SCOTTISH AGRICULTURE has a hugely important role to play in addressing climate change, supporting biodiversity and producing healthy, sustainable food, and must be given the recognition it deserves in the global discussions soon to take place at COP26.

These were the thoughts echoed by industry leaders from across the agricultural sector, ahead of the UN Conference due to take place between Sunday, October 31 and Friday, November 12.

World leaders are soon to descend on Glasgow for two weeks of discussions – seeking solutions on how to secure global net zero by 2050 and limit global temperature rises to 1.5°C.

Read more: Scottish Ag leaders raise farming's needs ahead of COP26

The Scottish Farmer asked organisations that represent a range of sectors across Scottish agriculture to share their thoughts on the upcoming conference and the main outcomes they hope to see coming out of the expected wide-ranging discussions.

Our COP26 spread has been shared in four parts (as featured on pages 12 - 15, in the October 23rd edition of the Scottish Farmer) and this is the third part of the series:-


By Mike Cantlay, NatureScot chair

The farming sector is an essential part of the solution to the twin crises of climate change and nature loss. To achieve net zero in Scotland by 2045, we need transformational land use policy, and we hope that all farms will adopt nature-positive, low carbon farming.

Scottish Government targets to protect 30% of Scotland’s land and sea by 2030 provide a real opportunity to work in partnership and explore a range of approaches, including Nature Networks. These networks will help provide better ways of tackling pressures on the Scottish countryside, providing more connectivity between habitats and making Scotland’s nature less vulnerable to change. In turn, this will help us reverse nature loss and improve capture carbon from the atmosphere.

Nature is one of the five themes of the COP26 conference, and it is a crucial element in the battle against climate change. For the farming sector, nature has always been important, and we’re committed to continue helping farmers and crofters produce food sustainably and support nature on their land.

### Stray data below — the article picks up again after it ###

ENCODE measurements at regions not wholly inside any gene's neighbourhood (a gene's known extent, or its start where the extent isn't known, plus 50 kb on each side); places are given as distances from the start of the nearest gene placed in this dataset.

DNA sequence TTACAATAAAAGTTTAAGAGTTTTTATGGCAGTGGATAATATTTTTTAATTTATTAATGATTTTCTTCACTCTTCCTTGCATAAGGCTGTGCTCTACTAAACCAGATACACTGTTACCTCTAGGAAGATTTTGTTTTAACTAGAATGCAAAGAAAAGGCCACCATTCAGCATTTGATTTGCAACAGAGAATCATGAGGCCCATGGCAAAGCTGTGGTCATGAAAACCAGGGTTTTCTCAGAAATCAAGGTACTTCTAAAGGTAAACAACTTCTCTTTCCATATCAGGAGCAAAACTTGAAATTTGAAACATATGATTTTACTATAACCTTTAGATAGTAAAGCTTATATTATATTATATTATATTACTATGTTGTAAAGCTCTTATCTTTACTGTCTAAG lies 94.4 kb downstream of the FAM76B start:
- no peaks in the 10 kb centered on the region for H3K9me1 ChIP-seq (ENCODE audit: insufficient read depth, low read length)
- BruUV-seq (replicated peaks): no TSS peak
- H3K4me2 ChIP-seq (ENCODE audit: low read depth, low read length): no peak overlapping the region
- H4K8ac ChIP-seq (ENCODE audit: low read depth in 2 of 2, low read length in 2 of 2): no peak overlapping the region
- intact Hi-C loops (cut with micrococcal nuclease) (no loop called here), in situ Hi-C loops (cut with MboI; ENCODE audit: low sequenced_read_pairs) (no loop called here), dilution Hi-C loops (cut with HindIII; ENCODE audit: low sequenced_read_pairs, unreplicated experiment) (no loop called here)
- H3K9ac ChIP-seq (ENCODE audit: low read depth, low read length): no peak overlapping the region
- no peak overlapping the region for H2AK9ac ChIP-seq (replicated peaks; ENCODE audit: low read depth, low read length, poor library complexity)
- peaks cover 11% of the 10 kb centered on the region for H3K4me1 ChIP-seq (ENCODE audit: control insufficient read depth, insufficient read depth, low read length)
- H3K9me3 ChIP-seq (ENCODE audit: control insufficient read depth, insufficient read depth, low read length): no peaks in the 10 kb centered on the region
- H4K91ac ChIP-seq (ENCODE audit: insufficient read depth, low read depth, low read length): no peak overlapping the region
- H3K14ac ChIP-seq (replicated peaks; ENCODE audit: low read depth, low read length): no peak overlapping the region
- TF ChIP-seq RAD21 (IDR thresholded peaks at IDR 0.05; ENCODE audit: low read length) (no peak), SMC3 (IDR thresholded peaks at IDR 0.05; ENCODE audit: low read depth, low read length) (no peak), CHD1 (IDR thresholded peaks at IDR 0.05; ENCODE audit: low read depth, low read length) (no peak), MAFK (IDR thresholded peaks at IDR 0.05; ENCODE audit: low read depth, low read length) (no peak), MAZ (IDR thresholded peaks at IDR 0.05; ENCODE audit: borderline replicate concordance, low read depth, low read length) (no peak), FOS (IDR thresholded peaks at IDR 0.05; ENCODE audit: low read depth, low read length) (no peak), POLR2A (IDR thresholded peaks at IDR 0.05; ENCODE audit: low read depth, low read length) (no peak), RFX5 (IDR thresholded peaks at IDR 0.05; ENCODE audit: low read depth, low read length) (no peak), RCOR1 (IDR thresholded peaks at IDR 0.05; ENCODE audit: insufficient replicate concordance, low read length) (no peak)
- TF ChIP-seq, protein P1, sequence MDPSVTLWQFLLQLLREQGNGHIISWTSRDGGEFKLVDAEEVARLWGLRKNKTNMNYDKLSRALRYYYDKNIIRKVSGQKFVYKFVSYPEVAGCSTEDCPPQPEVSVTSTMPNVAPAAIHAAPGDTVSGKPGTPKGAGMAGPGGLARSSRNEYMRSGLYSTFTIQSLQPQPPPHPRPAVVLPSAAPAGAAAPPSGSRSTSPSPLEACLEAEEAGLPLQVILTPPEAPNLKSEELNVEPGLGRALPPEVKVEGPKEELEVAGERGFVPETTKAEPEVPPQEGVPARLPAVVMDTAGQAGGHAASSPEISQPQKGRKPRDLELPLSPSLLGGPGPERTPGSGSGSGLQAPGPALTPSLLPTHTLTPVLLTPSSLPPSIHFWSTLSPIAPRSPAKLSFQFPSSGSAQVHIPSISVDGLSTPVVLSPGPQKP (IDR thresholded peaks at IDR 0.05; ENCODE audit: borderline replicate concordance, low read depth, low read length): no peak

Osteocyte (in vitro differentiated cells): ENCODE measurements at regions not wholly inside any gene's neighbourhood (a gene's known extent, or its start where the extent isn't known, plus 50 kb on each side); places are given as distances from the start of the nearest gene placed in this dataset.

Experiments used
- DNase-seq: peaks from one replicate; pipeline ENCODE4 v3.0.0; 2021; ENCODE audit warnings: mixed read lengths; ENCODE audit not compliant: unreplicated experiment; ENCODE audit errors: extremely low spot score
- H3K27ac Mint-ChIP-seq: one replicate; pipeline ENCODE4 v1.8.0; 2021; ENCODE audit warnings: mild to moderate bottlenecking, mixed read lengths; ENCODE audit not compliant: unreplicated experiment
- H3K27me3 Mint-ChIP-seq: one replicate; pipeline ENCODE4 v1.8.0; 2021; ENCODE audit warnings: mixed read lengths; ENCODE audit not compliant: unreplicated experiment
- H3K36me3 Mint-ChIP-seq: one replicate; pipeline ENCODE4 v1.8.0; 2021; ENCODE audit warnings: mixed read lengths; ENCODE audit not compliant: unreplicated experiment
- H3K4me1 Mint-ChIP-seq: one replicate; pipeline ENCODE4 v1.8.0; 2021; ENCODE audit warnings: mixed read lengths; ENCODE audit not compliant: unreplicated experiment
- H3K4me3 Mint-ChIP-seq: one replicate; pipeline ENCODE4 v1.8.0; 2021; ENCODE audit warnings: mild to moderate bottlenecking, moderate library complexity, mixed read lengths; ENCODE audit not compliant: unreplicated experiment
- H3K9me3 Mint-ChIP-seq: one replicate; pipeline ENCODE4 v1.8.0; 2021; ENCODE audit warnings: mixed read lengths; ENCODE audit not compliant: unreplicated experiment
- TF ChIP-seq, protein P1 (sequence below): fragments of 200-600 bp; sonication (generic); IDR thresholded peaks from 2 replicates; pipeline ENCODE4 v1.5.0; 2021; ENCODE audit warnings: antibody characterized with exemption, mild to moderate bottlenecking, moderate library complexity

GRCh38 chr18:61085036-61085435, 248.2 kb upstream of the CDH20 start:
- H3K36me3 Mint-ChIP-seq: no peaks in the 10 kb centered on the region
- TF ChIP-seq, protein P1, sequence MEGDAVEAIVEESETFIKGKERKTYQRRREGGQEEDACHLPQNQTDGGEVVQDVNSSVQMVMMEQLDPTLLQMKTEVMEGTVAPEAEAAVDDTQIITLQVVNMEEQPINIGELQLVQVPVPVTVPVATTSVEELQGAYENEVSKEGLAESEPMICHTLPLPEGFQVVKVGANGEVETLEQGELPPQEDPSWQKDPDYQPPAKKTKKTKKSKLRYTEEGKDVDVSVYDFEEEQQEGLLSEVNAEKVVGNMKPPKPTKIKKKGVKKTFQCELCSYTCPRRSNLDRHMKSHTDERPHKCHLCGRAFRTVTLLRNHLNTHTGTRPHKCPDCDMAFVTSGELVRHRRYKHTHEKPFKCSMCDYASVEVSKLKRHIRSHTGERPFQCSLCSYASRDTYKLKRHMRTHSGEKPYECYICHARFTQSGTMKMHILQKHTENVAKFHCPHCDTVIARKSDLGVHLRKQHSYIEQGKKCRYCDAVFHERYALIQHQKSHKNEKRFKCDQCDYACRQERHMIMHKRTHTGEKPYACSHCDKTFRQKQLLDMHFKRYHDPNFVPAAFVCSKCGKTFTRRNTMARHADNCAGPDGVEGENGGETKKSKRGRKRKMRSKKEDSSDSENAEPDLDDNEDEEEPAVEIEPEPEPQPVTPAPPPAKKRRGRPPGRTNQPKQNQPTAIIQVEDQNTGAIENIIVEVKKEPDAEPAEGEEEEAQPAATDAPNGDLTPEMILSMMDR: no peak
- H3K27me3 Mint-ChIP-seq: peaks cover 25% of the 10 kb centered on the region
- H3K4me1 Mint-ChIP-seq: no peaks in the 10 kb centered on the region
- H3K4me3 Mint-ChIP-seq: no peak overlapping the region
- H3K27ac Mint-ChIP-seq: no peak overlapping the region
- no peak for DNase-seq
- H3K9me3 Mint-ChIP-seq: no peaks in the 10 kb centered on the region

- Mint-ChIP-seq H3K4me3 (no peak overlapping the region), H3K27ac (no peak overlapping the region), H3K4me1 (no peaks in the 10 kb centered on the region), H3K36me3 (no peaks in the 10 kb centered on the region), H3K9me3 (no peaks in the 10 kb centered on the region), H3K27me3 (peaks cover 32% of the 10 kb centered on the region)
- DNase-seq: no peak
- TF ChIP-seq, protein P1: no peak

COP26 represents a huge opportunity to confront the many challenges and pressures nature is facing. Our hope at NatureScot is that the outcome of CoP26 will result in nations committing to actions to keep average global temperature rise to 1.5°C, and that nature is seen as a key part of achieving that ambition. Our overall message for COP26 is ‘Climate is Nature, Nature is Climate’. They are coupled together irreversibly. We must tackle both together, or we tackle neither.

Scottish Tenant Farmers Association

By Managing Director, Doug Bell

Our six wishes for COP 26 are as follows:

  • Soils are the world’s biggest carbon sink containing three times the carbon in living plants and double that in the atmosphere. The unique ability of soil to sequester carbon means farming has a vital role to play in mitigating climate change. STFA would like to see a ‘Soil Carbon Code’ developed for Scottish agriculture as a matter of urgency.
  • Ensure a just transition. Green capital is already flowing into Scotland for carbon sequestration. New value is being created for land and this fast-developing market requires regulation to ensure the benefits accrue fairly and locally.
  • The COVID pandemic demonstrated the fragility of food supply chains. To ensure future food security in an uncertain world and reduce food miles, focus needs to be on local food supply chains and increased self-sufficiency.
  • Don’t offshore our carbon footprint: Downsizing our farming industry, leading to increased imports, with unknown carbon credentials, makes little sense. Domestic emissions may reduce but have no impact on global warming and is simply handing our markets to other nations.
  • Don’t tar all farming production systems with the same brush. For example, grass-based beef production in Scotland has a completely different environmental footprint to feedlot beef produced in other parts of the world, but the distinction is rarely recognised in climate change narratives.
  • Remove uncertainty for the farming industry with new agricultural policy. Transparent policy is required to help farmers plan and fulfill their future food production, climate change and biodiversity potential.